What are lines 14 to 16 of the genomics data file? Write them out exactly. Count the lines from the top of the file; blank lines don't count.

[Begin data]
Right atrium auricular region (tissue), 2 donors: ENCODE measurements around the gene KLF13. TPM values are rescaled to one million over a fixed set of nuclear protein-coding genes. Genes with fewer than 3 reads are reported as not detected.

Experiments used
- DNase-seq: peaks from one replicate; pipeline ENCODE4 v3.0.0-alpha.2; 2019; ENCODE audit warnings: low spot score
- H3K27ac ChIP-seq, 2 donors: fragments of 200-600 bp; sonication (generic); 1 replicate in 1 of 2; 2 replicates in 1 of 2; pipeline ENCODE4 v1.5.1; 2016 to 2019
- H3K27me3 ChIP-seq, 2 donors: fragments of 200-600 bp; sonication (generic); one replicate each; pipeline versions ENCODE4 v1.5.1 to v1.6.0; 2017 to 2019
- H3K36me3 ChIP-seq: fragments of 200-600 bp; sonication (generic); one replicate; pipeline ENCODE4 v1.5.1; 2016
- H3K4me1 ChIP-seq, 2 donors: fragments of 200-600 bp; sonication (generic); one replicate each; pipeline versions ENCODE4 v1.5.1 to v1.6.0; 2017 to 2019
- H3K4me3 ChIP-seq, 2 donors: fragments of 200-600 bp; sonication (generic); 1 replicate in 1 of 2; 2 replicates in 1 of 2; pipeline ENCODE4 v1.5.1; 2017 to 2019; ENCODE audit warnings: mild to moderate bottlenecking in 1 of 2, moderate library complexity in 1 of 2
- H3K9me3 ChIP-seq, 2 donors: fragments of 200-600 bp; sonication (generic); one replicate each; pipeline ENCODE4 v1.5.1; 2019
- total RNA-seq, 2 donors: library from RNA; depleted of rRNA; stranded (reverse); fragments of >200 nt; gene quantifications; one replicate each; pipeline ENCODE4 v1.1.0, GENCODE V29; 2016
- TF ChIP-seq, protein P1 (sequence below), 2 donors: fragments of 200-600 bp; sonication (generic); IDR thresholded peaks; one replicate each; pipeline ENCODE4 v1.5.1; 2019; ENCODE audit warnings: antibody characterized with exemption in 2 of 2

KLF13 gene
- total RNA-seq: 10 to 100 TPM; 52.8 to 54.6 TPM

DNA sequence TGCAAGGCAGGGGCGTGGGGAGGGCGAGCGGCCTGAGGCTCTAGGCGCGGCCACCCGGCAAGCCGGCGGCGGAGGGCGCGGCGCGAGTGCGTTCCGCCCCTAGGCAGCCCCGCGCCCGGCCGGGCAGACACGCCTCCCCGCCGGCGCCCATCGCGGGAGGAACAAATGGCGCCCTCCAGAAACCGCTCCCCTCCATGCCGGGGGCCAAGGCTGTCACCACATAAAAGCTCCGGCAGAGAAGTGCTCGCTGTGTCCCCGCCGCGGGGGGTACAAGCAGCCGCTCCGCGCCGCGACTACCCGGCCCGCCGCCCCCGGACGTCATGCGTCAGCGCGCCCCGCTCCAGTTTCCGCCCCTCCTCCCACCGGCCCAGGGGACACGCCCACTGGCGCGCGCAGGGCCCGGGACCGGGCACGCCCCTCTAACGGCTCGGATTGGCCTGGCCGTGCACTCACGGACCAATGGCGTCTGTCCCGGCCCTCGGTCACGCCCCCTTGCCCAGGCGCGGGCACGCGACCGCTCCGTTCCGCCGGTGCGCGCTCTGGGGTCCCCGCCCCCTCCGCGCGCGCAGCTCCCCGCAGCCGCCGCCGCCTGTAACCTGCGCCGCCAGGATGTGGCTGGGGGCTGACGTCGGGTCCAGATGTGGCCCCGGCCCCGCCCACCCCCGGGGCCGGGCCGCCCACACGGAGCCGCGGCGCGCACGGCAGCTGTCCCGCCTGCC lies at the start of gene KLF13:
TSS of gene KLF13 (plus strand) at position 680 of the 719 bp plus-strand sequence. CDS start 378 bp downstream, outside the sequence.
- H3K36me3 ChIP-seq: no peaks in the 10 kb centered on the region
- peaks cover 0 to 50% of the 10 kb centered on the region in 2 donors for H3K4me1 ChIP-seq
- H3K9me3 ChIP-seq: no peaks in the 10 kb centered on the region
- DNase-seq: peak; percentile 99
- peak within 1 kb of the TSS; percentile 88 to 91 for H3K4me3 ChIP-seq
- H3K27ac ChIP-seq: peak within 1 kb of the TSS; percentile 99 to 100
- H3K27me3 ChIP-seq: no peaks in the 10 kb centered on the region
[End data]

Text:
DNA sequence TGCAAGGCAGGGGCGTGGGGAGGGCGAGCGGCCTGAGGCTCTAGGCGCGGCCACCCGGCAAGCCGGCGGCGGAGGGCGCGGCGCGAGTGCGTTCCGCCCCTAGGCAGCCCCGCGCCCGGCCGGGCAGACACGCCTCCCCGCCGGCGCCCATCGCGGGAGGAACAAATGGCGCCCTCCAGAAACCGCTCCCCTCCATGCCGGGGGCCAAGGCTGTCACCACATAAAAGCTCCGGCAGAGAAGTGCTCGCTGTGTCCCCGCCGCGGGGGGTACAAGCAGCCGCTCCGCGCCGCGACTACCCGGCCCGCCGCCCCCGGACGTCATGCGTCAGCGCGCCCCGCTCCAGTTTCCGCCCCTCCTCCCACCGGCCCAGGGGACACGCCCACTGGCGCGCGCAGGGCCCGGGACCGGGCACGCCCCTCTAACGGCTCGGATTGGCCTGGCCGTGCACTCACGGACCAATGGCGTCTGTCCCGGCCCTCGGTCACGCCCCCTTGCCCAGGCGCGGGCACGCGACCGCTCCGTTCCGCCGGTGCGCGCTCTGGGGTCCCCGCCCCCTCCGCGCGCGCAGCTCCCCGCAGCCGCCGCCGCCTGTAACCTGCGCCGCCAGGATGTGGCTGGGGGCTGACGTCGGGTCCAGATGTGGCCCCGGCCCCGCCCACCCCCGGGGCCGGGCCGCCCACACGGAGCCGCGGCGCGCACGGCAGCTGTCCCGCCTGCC lies at the start of gene KLF13:
TSS of gene KLF13 (plus strand) at position 680 of the 719 bp plus-strand sequence. CDS start 378 bp downstream, outside the sequence.
- H3K36me3 ChIP-seq: no peaks in the 10 kb centered on the region